Russian President Vladimir Putin said Russia is prepared to strike at international terrorist groups in whatever country that harbors them. His comments come days after Russian special forces stormed a Moscow theater where Chechen rebels took 750 hostages. The siege ended when Russian troops piped in an undisclosed gas that killed 115 civilians. Russian troops shot most of the Chechens dead. The U.S. Embassy in Moscow says the gas used was not a nerve gas as previously suspected, but an opiate which dulls the senses. Putin gave no hint of where he believes international support for Chechen rebels may be located, but Russia has in the past accused Islamic extremists of assisting the Chechen cause. Putin’s talk echoed that of President Bush, who has praised the Russian war in Chechnya. Last month, Putin threatened to launch preemptive strikes against Chechen fighters operating in the former Soviet Republic of Georgia.
British and American academics are warning the U.S. is developing a new generation of biological and chemical weapons that possibly violate international treaties. The Guardian of London reports today the Pentagon and British military are working on nonlethal weapons similar to the gas used by Russian forces to end last week’s siege in Moscow. The CIA is trying to copy a Soviet cluster bomb designed to disperse biological weapons. The Pentagon is attempting to build a bioweapon plant from commercially available materials. The U.S. claims the experiments are done for defensive purposes. We’ll be speaking with a University of California scientist about these issues in a minute.
A U.S. diplomat, Laurence Foley, was shot dead yesterday in Amman, Jordan. He was gunned down outside his house in what appeared to be the latest in a string of attacks against Western targets in the region. Journalist Robert Fisk writes in The Independent, “Amman is burning with anger at the United States and its threats against Iraq. More than half of Jordan’s population is Palestinian and America’s unconditional support for Ariel Sharon’s Israeli government has embittered many of them; demonstrators have often called for the end of Jordan’s 1994 peace treaty with Israel.”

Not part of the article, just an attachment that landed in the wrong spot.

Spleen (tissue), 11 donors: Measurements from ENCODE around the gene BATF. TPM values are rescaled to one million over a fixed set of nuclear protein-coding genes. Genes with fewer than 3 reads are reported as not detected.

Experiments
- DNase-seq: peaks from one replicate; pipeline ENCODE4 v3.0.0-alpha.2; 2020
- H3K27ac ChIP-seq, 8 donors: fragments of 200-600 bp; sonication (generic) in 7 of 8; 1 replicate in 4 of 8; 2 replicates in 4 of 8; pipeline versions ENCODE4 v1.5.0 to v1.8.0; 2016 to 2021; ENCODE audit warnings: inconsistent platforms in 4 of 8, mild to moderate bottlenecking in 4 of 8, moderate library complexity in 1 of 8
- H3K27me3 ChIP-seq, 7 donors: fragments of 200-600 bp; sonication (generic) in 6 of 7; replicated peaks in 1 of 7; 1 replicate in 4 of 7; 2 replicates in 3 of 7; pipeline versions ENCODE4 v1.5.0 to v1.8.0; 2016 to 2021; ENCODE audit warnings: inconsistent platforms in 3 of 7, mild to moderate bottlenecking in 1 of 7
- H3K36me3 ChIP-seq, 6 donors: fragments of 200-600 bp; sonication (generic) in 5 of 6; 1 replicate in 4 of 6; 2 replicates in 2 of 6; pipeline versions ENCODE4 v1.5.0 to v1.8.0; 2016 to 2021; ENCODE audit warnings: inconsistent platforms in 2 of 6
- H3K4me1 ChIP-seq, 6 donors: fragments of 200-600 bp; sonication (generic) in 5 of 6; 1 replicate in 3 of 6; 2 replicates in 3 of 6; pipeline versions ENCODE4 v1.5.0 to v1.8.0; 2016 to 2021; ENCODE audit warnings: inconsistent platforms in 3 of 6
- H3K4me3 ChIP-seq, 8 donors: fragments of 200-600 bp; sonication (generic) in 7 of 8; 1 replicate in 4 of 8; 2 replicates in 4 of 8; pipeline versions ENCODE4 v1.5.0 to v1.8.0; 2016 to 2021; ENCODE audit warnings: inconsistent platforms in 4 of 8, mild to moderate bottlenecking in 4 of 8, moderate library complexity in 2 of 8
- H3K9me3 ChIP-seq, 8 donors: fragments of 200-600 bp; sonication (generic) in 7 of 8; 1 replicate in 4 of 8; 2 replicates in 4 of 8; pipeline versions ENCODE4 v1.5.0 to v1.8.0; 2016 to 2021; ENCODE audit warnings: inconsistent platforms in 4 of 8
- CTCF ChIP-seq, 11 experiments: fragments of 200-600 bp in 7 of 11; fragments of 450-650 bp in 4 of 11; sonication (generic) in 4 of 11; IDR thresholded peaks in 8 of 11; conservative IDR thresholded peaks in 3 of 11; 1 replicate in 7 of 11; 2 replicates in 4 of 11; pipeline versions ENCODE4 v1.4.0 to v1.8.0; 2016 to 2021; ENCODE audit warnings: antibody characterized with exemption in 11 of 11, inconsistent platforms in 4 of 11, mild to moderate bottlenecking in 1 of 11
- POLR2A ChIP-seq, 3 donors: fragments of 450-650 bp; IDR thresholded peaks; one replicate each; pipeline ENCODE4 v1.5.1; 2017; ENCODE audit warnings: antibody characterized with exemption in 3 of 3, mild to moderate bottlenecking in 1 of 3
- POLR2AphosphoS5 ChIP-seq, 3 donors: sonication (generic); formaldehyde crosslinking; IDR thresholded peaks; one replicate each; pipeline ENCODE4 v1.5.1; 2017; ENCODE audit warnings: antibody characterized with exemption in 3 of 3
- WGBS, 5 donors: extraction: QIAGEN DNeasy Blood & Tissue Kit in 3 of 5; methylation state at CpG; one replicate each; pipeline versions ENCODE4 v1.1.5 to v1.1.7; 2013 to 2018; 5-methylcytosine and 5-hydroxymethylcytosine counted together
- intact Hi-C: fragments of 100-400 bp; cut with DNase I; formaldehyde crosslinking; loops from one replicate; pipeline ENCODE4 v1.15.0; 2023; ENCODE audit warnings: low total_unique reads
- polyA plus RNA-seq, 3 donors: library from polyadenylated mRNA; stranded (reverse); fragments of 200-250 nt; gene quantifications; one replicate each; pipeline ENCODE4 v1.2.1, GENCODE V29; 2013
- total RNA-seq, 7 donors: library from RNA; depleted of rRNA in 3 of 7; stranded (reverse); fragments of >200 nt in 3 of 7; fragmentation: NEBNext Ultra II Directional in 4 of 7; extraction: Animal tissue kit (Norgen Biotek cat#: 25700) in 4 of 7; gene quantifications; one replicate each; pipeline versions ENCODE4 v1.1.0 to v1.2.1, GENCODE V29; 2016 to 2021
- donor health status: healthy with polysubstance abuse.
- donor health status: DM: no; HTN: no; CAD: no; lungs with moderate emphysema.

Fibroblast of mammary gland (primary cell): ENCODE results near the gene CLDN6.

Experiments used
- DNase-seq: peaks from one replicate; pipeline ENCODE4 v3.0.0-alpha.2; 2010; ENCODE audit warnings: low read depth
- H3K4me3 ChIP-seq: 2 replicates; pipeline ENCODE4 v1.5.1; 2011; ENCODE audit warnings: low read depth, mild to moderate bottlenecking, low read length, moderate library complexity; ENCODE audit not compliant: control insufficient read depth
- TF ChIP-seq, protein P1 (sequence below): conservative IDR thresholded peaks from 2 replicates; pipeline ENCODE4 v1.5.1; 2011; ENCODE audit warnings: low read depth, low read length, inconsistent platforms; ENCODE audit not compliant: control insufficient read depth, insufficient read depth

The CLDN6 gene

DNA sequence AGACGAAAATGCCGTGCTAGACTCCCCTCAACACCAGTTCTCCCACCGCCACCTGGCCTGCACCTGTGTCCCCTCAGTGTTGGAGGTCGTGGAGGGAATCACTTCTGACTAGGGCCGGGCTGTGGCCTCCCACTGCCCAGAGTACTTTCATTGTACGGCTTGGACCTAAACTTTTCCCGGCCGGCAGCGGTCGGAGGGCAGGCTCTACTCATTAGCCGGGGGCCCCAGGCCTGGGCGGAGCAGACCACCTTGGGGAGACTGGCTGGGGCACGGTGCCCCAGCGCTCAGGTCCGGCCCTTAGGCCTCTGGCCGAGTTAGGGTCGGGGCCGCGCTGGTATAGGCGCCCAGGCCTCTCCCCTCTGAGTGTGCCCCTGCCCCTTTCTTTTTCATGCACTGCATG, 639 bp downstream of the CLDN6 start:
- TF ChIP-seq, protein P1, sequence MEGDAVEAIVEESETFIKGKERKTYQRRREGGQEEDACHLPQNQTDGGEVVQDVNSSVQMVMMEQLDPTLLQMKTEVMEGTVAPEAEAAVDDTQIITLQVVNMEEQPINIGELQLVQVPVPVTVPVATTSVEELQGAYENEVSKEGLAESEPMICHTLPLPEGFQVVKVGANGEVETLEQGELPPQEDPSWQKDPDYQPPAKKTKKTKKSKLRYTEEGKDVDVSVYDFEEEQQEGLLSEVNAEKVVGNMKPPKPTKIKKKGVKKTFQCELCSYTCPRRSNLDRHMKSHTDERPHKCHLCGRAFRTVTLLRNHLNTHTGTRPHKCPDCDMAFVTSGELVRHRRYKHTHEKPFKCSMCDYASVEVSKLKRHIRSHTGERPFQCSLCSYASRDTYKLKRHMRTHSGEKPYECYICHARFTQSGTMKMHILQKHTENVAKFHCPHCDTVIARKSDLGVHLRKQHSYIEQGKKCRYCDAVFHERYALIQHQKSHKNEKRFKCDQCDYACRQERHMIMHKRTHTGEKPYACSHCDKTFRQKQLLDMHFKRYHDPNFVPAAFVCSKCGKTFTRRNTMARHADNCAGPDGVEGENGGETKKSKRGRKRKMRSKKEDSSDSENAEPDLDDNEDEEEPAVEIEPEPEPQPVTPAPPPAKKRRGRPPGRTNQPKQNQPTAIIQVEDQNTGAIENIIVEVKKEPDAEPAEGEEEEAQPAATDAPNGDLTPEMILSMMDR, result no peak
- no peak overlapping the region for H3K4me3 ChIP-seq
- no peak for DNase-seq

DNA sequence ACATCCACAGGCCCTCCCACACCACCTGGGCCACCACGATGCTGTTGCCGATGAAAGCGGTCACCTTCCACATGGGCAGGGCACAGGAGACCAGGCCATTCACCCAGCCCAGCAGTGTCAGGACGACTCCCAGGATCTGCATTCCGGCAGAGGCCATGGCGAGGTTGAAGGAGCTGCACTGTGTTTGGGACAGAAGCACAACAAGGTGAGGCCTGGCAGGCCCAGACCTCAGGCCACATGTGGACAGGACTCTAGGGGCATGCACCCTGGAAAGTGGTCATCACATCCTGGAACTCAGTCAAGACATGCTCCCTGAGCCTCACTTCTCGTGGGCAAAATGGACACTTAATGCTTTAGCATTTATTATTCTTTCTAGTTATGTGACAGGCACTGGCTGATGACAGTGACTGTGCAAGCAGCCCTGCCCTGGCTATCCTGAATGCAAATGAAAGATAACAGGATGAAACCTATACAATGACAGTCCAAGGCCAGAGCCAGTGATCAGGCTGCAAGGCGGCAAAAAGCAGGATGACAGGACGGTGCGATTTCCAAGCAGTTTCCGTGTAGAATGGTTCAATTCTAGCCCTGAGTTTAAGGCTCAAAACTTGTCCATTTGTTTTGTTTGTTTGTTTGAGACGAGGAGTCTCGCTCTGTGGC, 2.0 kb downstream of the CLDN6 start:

The CIA has warned that U.S. counterterrorist operations around the world may not eliminate the threat of future attacks because they fail to address the root causes of terrorism. The CIA added that continued instability in Afghanistan and the Israeli-Palestinian conflict are likely to fuel radicalism in the Muslim world. The assessment was made in a series of written answers to questions posed by members of Congress that were released to the general public yesterday.
The New York Times is reporting that the United States has quietly begun working with Iran to shut off the flow of illegal Iraqi oil in the Persian Gulf. The U.S. and allies have stationed an Australian warship inside Iraq’s territorial waters and have doubled the number of searches this year of ships in the Gulf. Iran, which President Bush has described as part of the “Axis of Evil,” has provided coastal units of the Iranian Revolutionary Guard, as well as naval vessels.
A team of about 50 Israeli commandos have entered western Iraq to hunt for Scud missiles, this according to a report in the London Times. Israel claims the mission is needed to foil any preemptive attack by Iraq on Israel. The Times reports the Scud hunting is not the Israeli special forces’ first mission inside Iraq. The same unit has planned at least twice to assassinate Iraqi President Saddam Hussein near the town of Tikrit.
Japanese officials are reporting that North Korea has refused demands to scrap its nuclear weapons program. The U.S. and its allies have urged North Korea to disarm peacefully. But North Korea has been warning it is entitled to possess nuclear weapons and other more powerful weapons to defend itself against U.S. hostility.